Energy prices have been decimated over the past year as both the oil and the gas markets are oversupplied. However, there are some signs on the horizon that balance could return to those markets over the next year as supply slows and demand grows. That could push oil and gas prices higher.
That's a tempting scenario for investors as a lot of profits could be earned if prices improve. One way to play such a thesis is to simply invest in an ETF and gain broad exposure to that trend. However, there are three Energy ETFs that should be avoided at all costs as they'll lead to much bigger losses if that trend doesn't play out as quickly as expected.
1. A long-term loser
The United States Oil ETF (USO -2.28%) is intended to track the performance of U.S. oil benchmark West Texas Intermediate, or WTI. Over the short term, it does just that as its moves are roughly correlated with the price of oil -- it is designed to track the daily movements of WTI. However, over the long term, it does a horrible job at matching the oil price as we can see on the following chart.
The reason it does a poor job of tracking oil over the long term is because it invests primarily in crude oil futures contracts. Because of this, it must roll into new contracts as the old ones near expiration, which leads to frictional trading costs as well as losses when the oil market is in contango. What happens is that oil futures contracts in contango are more expensive in future months meaning the USO needs to pay more to roll its contracts forward. Over time these take a big bite out of its value.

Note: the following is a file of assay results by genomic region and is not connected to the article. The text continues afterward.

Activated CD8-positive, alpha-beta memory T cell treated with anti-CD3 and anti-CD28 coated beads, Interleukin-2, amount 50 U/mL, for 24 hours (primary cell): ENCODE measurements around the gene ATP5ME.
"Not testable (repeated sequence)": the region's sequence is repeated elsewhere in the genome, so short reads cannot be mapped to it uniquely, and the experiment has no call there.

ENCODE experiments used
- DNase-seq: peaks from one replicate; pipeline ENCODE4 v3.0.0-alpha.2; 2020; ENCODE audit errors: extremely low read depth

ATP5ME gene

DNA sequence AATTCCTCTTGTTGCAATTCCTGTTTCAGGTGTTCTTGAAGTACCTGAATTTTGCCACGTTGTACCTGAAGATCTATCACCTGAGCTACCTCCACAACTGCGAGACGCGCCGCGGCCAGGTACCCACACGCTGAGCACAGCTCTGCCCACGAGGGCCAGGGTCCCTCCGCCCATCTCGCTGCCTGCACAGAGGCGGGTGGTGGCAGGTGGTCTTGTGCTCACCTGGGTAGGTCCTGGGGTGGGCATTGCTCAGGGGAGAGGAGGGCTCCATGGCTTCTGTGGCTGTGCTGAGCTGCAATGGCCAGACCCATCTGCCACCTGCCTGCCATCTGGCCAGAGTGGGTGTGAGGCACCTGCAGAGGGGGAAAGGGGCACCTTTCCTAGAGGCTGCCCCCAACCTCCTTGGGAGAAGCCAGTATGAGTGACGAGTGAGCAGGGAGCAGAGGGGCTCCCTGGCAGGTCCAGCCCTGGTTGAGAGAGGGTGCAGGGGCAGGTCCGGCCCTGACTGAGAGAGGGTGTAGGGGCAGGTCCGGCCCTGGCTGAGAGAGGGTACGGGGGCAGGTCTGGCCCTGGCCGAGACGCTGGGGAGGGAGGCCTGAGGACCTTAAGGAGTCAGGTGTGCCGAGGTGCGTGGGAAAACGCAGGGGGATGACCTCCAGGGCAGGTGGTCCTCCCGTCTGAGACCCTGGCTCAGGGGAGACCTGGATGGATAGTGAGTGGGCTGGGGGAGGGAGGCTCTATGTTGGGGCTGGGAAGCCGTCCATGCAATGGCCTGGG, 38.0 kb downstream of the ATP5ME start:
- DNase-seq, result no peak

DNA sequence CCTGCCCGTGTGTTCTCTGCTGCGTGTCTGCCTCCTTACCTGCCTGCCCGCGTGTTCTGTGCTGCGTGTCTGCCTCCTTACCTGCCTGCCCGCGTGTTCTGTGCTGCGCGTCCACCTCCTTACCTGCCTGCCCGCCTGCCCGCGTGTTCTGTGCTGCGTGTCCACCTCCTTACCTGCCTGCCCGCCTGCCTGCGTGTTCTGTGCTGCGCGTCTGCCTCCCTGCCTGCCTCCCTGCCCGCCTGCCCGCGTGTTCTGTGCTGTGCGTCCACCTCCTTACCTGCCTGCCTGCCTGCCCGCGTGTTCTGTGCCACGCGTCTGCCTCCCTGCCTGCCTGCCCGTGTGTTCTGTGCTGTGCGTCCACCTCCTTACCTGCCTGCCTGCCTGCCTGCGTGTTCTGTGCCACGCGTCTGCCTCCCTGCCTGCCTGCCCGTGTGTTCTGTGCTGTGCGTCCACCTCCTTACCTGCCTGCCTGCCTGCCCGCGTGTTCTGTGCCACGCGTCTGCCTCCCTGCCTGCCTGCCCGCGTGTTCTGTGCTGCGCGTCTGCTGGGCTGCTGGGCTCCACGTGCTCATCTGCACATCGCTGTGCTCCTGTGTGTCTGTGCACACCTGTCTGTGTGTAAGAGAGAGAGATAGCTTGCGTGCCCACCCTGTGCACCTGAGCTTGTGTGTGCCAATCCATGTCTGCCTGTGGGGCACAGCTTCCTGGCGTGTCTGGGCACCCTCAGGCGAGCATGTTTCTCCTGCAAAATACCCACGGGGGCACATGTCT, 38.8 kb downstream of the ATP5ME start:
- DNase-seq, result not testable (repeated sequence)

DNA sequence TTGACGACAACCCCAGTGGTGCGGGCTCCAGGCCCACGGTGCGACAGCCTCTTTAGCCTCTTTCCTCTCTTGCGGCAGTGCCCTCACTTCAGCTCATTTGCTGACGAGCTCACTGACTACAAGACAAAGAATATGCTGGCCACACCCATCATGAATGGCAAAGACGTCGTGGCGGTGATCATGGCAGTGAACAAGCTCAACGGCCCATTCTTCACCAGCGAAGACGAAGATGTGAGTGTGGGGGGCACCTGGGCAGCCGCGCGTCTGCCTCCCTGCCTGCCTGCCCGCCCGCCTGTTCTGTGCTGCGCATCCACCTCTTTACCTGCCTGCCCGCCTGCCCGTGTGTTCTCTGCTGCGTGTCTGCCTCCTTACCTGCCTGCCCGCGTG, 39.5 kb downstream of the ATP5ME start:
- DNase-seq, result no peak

2. Slowly fading away
We see the same problems with the Natural Gas ETF (UNG -6.57%). Like its oil peer, it is intended to track the price of the U.S. natural gas benchmark at Henry Hub. However, it has done a really poor job over the long term of tracking the price of gas.
Its downfall are those same futures contracts in contango as rolling eats away at the fund's value over the long term. What is means is that an investor could be right that the price of natural gas is going higher, but wrong on the timing and completely miss out on the rebound as this energy ETF's value is eaten away by rolling costs.
3. Leverage cuts both ways
The final energy ETF to avoid is the Energy Bull 3X -- Triple-Leveraged ETF (ERX -1.28%) or any other double or triple leveraged energy ETF for that matter. This energy ETF in particular seeks daily investment results of 300% of the performance of the Russell 1000 Energy Index, before fees and expenses. In other words this fund is fueled with a whole lot of leverage to really juice returns. While that sounds great if energy stocks really do rebound, that leverage could be catastrophic should oil prices remain lower for longer.
One of the reasons energy stocks have been battered so badly over the past year is because many employed a lot of leverage to fund their growth. That means that there's already a leveraged return potential in the industry, leaving no need to invest in a leveraged ETF, especially one that's 3X-leveraged. Further, if the rebound doesn't materialize as quickly as hoped, this energy ETF will really multiply its losses.
It would be awful to be right that energy prices are going up but use the wrong vehicle to profit from such a rebound because the timing was off. These three energy ETFs need both the thesis and the timing to be perfect or else investors will get underwhelming results and could even lose money if oil and gas stay lower for longer than expected. That's why these should be avoided at all costs. There are better ways to invest in a rebound in the energy sector.